Hours after the New England Patriots or Philadelphia Eagles hoist the Lombardi Trophy at the conclusion of Super Bowl LII on Sunday, it will just be another working Monday. As many football fans stumble into work in the morning, so too shall the markets open with many clients possibly looking for some handholding.
While correlation certainly does not equal causation, a light-hearted look at Super Bowl history and the S&P 500 can yield stats that are of interest to football and finance fans alike.
For example, the Patriots are 5-4 in their nine Super Bowl appearances. When New England wins, the average market return in subsequent years is 3.4%, according to data from S&P Global Market Intelligence. Philadelphia is 0-2 in their two Super Bowl appearances, and the market's response was indifferent, with an average of a 0% return – losing 4.9% after Super Bowl XV but gaining 4.9% after Super Bowl XXXIX. However, Eagles fans may be pleased to know (OK, they will be pleased) that average returns are 7.7% when the Pats lose.
Whether you're a tried and true member of Pats Nation or flying high with Nick Foles and the Eagles faithful (or just "rooting for" halftime show performer Justin Timberlake), these fun stats can both stoke excitement for the Big Game and keep you in the mindset to return to working with clients on Monday. Because unlike leftover nachos, stats are always still great the next day (and next year).
Click through to read more stats about the S&P 500 and Super Bowl history. All data from S&P Global Market Intelligence.
When the returning champs win, the S&P 500 wins
Bill Belichick's Patriots are five-time Super Bowl champs. When a former champion comes back the next year to win, the average market return is 13.2%.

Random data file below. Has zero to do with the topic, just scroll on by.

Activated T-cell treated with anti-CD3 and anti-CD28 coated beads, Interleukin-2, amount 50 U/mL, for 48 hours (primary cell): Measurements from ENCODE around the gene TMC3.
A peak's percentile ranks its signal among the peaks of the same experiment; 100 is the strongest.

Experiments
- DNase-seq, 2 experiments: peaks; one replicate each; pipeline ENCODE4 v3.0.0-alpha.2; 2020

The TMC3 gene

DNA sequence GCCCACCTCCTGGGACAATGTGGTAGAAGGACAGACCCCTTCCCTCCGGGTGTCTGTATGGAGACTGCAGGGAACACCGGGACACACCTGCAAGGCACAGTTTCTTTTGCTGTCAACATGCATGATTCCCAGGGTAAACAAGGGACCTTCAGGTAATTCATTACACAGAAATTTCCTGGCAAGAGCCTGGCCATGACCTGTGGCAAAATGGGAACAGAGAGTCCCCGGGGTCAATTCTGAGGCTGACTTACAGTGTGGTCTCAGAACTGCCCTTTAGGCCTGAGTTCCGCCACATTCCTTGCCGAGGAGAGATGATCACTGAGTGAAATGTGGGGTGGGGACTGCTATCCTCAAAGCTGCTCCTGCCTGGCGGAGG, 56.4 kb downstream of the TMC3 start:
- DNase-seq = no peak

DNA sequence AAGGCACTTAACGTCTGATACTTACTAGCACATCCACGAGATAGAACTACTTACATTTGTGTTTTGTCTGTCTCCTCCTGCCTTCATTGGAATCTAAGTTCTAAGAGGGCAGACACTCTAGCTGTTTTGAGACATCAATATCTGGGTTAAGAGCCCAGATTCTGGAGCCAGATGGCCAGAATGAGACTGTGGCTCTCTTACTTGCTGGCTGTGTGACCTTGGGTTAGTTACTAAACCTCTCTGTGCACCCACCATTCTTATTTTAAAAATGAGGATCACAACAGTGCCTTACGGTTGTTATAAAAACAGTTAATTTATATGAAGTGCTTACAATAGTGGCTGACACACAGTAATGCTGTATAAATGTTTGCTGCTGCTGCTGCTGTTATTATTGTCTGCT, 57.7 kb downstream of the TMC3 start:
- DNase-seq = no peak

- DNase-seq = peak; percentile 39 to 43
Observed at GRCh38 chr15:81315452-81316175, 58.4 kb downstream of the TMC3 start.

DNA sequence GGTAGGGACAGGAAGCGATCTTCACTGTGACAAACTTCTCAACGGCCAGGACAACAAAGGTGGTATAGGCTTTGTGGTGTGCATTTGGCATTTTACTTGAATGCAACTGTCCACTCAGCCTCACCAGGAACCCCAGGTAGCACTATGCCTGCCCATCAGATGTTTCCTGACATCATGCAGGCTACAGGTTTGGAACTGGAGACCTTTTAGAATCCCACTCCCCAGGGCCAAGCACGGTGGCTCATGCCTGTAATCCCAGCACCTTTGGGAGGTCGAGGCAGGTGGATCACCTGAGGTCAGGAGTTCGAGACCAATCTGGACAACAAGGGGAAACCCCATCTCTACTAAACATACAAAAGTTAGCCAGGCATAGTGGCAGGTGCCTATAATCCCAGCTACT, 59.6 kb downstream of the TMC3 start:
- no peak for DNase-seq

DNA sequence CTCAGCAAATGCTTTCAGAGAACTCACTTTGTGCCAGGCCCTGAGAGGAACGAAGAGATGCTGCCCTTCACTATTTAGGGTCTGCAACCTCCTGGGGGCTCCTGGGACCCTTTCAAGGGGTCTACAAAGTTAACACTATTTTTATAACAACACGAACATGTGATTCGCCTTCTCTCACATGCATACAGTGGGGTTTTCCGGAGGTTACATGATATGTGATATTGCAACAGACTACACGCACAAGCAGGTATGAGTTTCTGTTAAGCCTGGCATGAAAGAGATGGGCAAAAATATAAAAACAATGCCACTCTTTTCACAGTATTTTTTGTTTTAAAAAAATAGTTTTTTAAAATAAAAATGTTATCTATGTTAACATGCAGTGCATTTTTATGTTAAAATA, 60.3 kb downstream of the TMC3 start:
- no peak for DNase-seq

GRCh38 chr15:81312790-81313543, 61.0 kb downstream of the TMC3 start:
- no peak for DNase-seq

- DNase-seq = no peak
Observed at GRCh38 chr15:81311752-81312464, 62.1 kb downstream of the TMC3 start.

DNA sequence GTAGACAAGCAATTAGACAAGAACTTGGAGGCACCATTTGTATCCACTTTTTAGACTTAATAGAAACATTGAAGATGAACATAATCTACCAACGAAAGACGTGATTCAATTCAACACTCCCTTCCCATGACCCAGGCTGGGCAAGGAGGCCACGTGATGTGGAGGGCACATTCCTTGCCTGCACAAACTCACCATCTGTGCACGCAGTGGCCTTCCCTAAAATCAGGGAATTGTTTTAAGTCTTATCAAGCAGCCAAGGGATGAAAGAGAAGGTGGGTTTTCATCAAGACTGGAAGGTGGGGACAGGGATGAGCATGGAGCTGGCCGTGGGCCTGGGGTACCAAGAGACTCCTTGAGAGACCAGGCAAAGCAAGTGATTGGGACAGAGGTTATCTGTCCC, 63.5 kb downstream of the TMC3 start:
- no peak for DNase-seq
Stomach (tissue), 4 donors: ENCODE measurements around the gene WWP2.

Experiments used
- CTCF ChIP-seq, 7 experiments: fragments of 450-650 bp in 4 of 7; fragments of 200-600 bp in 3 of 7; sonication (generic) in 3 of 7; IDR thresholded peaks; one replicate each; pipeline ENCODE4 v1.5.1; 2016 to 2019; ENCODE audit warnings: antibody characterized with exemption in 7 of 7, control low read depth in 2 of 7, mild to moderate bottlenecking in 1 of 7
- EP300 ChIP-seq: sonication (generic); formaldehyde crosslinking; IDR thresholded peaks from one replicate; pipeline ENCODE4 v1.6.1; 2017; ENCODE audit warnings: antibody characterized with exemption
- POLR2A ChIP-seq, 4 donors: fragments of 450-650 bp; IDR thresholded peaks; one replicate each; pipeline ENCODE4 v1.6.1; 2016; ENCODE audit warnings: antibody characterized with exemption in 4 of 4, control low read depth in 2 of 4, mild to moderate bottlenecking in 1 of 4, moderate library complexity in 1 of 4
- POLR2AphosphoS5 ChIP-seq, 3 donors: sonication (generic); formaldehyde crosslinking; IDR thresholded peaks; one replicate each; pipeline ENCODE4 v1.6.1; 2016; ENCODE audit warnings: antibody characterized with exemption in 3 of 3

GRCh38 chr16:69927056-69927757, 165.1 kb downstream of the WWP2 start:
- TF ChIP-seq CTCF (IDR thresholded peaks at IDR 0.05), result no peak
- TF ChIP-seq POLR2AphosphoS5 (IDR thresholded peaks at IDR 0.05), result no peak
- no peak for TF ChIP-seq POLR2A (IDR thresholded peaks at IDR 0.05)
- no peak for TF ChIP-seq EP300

Big offense, big returns
Throughout Super Bowl history, the median combined final score for each game has been 46 points. In the past 27 years, average stock market returns are 16.6% when the combined score is at least 46 points or more. When the final combined score is under the median, the average market return is just 6.3%.
Good news for Eagles fans
The average market return after a first-time victory is 9.4%. Even better that the Eagles are an NFC team: first-time victors average 15.9% returns, while the AFC only averages 2.2%.
Markets seem to prefer the O.G. conference
The NFL fully merged with the American Football League during the 1970 season, with each league getting its own conference: The NFC and AFC. The market performs better on average after an NFC win: 14.5% versus 8.9% after an AFC win.
Everyone loves a rematch
Fans will recall the last Super Bowl between Philadelphia and New England in 2005 and are excited for a rematch. Following the six rematches in Super Bowl history, the average market return in following year was 18.8%.
Home team advantage?
This year, Tom Brady and the Patriots will dress in white when they take the field as the home team in Minnesota.When the home team wins, the average market return in subsequent years is 16.3% versus only 8.6% when the road team wins.
Shadow under the dome
This year’s game will be played indoors at the U.S. Bank Stadium in Minneapolis, home of the Minnesota Vikings. Following the 17 previous indoor Super Bowls, the average return was 6.6%. Thirty-four have been played outside and the average S&P 500 return for those years is 14.3%.
Markets are warm to cold venues
When the big game is played in a cold weather city, the average return is 14.9%. The last time Minnesota hosted the Super Bowl, the market had a return of 7.6%.
What are the odds?
Victories by the favoredteam notched market responses with an average return of 13.1%. When underdogs upset, the average return is 9.6%.
The longer, the better
Everyone loves an overtime game. No matter who wins, stocks respond to post-regulation play with an average return of 16.7%.